- Don’t be afraid to make a few friends. They’ll be just as thrilled you speak English as you are.
- There is an expectation that if an airline cancels a flight and you miss an event for which you’ve paid because of it, the airline will reimburse you. This is an unbelievably foreign concept to me, where you’re simply SOL in the States.
- Shoehorns are everywhere you’re expected to take off your shoes. After all, this makes putting on your shoes more efficient.
- The Japanese are very impressed if you can whip out a touch of Japanese. It is certainly in your best interest to at least know the basics.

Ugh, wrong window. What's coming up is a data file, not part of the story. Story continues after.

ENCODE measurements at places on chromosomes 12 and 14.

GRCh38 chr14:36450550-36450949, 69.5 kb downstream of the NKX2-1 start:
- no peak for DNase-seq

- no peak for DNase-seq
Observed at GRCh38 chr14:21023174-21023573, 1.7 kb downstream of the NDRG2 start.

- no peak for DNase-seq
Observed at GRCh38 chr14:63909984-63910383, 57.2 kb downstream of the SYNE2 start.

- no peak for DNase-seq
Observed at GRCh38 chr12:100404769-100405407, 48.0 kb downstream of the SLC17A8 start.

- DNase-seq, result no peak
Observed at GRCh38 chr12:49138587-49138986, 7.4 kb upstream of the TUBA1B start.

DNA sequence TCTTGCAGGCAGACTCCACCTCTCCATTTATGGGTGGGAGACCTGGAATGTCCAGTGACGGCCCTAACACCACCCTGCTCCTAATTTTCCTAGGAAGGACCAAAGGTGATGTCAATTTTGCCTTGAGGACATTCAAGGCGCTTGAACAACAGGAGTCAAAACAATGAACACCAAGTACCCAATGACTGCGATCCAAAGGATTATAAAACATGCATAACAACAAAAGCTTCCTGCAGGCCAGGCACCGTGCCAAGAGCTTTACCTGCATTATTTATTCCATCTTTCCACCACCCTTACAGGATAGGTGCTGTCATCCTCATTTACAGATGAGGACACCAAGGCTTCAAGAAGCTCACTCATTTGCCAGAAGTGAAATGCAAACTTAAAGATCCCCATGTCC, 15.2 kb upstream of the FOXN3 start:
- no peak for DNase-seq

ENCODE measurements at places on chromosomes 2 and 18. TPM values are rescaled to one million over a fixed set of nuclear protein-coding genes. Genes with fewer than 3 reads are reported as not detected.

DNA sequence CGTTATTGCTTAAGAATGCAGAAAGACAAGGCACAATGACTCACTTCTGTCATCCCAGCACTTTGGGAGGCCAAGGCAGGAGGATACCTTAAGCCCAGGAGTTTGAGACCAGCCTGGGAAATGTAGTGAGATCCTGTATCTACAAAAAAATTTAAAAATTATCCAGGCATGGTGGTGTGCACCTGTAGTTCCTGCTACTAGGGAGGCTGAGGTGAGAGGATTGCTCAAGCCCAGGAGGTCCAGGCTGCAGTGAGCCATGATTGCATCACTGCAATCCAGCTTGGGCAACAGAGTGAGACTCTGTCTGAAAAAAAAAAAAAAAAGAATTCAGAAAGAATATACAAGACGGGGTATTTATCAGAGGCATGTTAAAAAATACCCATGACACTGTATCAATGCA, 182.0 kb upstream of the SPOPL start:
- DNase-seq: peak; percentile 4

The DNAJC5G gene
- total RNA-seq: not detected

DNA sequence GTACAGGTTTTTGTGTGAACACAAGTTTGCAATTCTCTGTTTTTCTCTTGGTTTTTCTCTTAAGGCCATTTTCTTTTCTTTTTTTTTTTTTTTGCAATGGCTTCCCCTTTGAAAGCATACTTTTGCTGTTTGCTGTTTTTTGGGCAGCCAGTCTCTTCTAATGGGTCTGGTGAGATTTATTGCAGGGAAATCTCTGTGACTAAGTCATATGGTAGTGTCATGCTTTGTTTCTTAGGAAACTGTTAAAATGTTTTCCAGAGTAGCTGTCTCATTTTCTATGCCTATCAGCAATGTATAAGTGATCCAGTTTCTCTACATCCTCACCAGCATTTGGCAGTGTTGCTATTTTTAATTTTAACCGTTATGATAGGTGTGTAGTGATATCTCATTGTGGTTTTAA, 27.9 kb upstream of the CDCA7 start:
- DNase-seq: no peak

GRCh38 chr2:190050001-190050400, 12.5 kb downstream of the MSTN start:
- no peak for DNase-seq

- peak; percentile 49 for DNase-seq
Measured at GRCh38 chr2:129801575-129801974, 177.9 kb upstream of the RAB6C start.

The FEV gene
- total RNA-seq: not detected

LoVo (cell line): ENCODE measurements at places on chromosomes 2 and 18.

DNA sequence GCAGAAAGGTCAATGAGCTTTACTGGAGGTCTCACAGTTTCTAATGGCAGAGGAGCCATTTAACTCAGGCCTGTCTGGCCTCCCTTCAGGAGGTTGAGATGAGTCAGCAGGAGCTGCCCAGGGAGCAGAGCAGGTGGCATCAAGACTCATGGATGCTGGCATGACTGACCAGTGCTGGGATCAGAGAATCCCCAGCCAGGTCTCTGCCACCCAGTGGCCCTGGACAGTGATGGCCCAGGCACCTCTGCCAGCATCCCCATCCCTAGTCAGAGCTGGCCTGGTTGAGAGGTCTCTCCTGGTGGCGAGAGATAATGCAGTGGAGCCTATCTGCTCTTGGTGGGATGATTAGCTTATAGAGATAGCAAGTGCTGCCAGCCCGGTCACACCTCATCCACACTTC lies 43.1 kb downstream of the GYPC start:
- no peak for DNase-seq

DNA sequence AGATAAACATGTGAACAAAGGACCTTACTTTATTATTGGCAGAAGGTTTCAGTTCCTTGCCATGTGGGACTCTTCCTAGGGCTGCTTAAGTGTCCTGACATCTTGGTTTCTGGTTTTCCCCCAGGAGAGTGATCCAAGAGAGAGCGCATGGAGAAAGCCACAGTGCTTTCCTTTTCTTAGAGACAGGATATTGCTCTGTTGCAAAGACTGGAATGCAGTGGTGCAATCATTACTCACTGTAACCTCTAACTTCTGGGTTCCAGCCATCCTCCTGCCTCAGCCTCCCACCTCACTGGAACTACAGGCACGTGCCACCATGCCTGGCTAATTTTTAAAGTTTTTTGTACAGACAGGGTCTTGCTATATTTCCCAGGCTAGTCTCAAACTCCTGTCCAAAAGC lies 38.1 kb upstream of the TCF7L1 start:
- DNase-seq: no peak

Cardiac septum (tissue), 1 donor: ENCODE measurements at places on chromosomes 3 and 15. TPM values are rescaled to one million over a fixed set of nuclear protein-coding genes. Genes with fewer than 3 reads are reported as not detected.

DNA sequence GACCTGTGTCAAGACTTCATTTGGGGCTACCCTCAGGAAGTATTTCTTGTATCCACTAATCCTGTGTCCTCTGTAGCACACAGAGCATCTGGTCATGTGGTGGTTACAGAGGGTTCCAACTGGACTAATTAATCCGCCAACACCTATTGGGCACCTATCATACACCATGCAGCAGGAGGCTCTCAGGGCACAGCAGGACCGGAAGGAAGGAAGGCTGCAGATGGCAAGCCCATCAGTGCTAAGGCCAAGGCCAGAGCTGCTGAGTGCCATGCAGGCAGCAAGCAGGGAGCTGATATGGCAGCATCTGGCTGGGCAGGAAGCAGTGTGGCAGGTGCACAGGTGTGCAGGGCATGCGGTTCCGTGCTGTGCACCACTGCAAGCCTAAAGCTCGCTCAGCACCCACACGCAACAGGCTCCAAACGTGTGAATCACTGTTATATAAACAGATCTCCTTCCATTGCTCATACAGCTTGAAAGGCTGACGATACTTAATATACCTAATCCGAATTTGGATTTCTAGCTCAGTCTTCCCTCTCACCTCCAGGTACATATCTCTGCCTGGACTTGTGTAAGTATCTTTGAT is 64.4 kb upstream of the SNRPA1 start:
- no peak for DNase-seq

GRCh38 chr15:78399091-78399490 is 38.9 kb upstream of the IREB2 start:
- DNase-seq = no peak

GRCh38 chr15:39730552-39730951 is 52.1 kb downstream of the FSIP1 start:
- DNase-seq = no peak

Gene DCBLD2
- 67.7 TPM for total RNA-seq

- Karaoke is so much more fun with a native!
Winning gaijin moment of the day: For a change of pace, we actually didn’t really have a baka gaijin moment on this day. Instead, I had a moment when I felt quite proud of myself and my meager Japanese. After our boat cruise, I asked a woman and her son if they had a good time. Upon the deer-in-the-headlights, I-don’t-understand-you look, I quickly followed up with a somewhat-stuttering “tanoshikatta desu ka?” Her eyes lit up, and she immediately responded with, “Hai, hai! Nihongo wa jouzu desu!” She was overly impressed with my Japanese, and I had to insist I knew very little. However, it proved enough to survive that moment, and I was excited to have bridged that language barrier. Score one for the American 🙂